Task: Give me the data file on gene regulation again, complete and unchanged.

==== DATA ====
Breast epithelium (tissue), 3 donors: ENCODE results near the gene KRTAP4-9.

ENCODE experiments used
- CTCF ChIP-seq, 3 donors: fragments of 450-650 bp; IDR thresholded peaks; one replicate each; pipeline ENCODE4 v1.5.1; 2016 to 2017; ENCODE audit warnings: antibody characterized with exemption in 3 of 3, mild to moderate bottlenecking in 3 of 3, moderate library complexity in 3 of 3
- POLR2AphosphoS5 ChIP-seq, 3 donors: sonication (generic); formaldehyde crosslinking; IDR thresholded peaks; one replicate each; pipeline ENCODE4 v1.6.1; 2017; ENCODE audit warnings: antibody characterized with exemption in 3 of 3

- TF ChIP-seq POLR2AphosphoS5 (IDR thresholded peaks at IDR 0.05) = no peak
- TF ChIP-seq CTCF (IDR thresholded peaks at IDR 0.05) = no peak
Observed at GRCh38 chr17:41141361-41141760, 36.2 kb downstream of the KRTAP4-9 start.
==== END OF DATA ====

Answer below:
Breast epithelium (tissue), 3 donors: ENCODE results near the gene KRTAP4-9.

ENCODE experiments used
- CTCF ChIP-seq, 3 donors: fragments of 450-650 bp; IDR thresholded peaks; one replicate each; pipeline ENCODE4 v1.5.1; 2016 to 2017; ENCODE audit warnings: antibody characterized with exemption in 3 of 3, mild to moderate bottlenecking in 3 of 3, moderate library complexity in 3 of 3
- POLR2AphosphoS5 ChIP-seq, 3 donors: sonication (generic); formaldehyde crosslinking; IDR thresholded peaks; one replicate each; pipeline ENCODE4 v1.6.1; 2017; ENCODE audit warnings: antibody characterized with exemption in 3 of 3

- TF ChIP-seq POLR2AphosphoS5 (IDR thresholded peaks at IDR 0.05) = no peak
- TF ChIP-seq CTCF (IDR thresholded peaks at IDR 0.05) = no peak
Observed at GRCh38 chr17:41141361-41141760, 36.2 kb downstream of the KRTAP4-9 start.